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    June 8, 2023 - States News Service


      The following information was released by the Electronic Security Association (ESA):

      According to data released by the US Energy Department, there was a significant increase in direct physical attacks on US power grids last year. These attacks, which included acts of vandalism, rose by 77% to a total of 163 incidents. Incidents occurred in more than three dozen states and affected around 90,000 customers. That's concerning, especially considering the fact that the US power grid infrastructure is aging and vulnerable to disruption. The US government has taken steps to increase security around power grids, but these efforts may not be enough to prevent future attacks.

      The power grid is a complex system of interconnected power plants, transmission lines, and distribution networks that supply electricity to every corner of the country. Power plants produce electricity from various sources such as coal, natural gas, nuclear, and renewable energy. Then, electricity travels through high-voltage power lines to distribution substations before being delivered to homes, businesses, and critical infrastructure through lower-voltage lines.

      The big challenge is protecting those substations! With more than 55,000 substations throughout the countrymostly unmanned and with many located in rural locationsthe grid is extremely vulnerable to vandalism. Last December, an intentional attack on two substations in North Carolina disrupted power for tens of thousands of customers. And another attack on four substations in Washington State later that month, disrupted power for thousands of citizens and caused millions of dollars in damage to the facilities. In North Carolina burglaries were committed during the power outage. And the motive for the attacks in Washington State was to burglarize a business while the power was out.

      The US government and the power industry have been working together to improve the security of the electric grid. The Department of Energy (DOE) and the Department of Homeland Security (DHS) have been leading the effort to strengthen the resilience of the power grid against physical and cyber-attacks. The DOE has launched several programs and initiatives to enhance the security of the power grid, including the Grid Modernization Initiative, the Cybersecurity for Energy Delivery Systems program, and the Office of Cybersecurity, Energy Security, and Emergency Response. And the power industry has been implementing various measures to improve the security of the electric grid.

      Fortunately, the electronic security industry has the technology to protect our nation's substations and integrators are leveraging a combination of advanced sensor technology, video surveillance, artificial intelligence, and proactive video monitoring to secure these facilities.

      Video monitoring expert, Wes Usie, is the founder and CHekT Professional Video Monitoring. In an interview, Wes explained that substations pose unique security challenges because they are a soft targetoften remotely located or partially hidden from view. In most cases, the only security is a perimeter fence that can be easily compromised. Damage to these facilities can lead to disruptions in critical services being provided to the community.

      Usie explained that implementing a video-monitored system with AI cameras and an IP speaker for audible deterrents significantly enhances the security of these facilities. Because these remote facilities are fenced, there is very little human or animal traffic providing a controlled environment for a practical video-monitored location.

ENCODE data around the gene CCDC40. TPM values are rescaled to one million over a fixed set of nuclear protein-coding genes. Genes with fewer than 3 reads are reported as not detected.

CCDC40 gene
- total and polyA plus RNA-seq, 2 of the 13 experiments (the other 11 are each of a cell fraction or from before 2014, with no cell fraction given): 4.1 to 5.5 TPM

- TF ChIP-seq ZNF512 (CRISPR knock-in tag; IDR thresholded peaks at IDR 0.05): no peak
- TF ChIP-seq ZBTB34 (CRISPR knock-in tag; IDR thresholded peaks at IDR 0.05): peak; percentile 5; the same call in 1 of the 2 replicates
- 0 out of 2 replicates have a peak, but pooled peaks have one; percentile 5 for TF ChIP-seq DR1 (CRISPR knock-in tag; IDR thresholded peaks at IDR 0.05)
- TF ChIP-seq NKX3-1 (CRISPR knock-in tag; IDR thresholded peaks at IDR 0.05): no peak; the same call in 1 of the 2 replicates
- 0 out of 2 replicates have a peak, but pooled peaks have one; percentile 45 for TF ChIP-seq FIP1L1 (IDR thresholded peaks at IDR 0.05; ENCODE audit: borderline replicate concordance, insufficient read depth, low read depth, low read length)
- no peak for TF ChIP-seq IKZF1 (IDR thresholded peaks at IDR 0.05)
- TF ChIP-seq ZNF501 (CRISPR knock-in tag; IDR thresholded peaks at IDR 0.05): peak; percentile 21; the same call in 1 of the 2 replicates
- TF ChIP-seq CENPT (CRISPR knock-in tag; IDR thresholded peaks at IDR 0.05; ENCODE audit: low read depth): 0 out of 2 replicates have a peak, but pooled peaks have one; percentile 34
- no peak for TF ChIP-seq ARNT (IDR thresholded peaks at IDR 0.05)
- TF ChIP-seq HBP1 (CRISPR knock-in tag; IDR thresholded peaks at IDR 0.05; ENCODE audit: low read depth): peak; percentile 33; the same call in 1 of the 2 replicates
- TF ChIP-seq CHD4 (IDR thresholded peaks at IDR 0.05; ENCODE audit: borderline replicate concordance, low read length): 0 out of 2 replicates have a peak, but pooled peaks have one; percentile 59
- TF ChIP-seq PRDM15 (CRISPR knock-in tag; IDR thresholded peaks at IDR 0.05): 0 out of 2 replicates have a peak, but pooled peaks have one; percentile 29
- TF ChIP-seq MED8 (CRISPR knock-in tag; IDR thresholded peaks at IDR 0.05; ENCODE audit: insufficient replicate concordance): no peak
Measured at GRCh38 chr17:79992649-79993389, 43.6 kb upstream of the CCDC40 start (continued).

"Plus, our CHeKT mobile app allows employees or authorized personnel to disarm the substation from anywhere and enter the property without creating an alarm," Usie explained.

      The savvy integrators are already winning projects in this vertical market.

      Based in Oklahoma City, Alcom Security has met the need for substation security with their mobile surveillance trailers (MSTs). MSTs can be rapidly deployed and utilize solar power, advanced battery backup systems, and gas generators to power high-resolution PTZ cameras. While the substations they protect are in rural locations, Alcom uses 5G/LTE modems to connect the cameras to their central station. In the event of a perimeter breach, Alcom's video analytics trigger a notification to the central station where operators can view the live video and talk-down to trespassers.

      Blaze Short, owner of Halo Security in Huntsville, Alabama has invested in mobile surveillance trailers as well.

      "We originally invested in MSTs to provide proactive video monitoring to our home builders and commercial clients, but we're now positioning ourselves as the leader in substation security as well. We can rapidly deploy MSTs to substations anywhere in the Birmingham, Huntsville, and Nashville metropolitan areas," said Short.

      The US power grid is a critical infrastructure that must be protected from physical and cyber-attacks to ensure the security and well-being of our nation. The government and the power industry are taking several steps to enhance the resilience and cybersecurity of the power grid, including deploying advanced technologies and techniques, improving emergency response plans, and developing new strategies to prevent and respond to power grid attacks. As security professionals, we can also play a role in protecting the power grid by being aware of the risks and leveraging our technology and expertise to enhance the security of our infrastructure. As an industry, we can ensure the reliability and security of the electric grid for generations to come.


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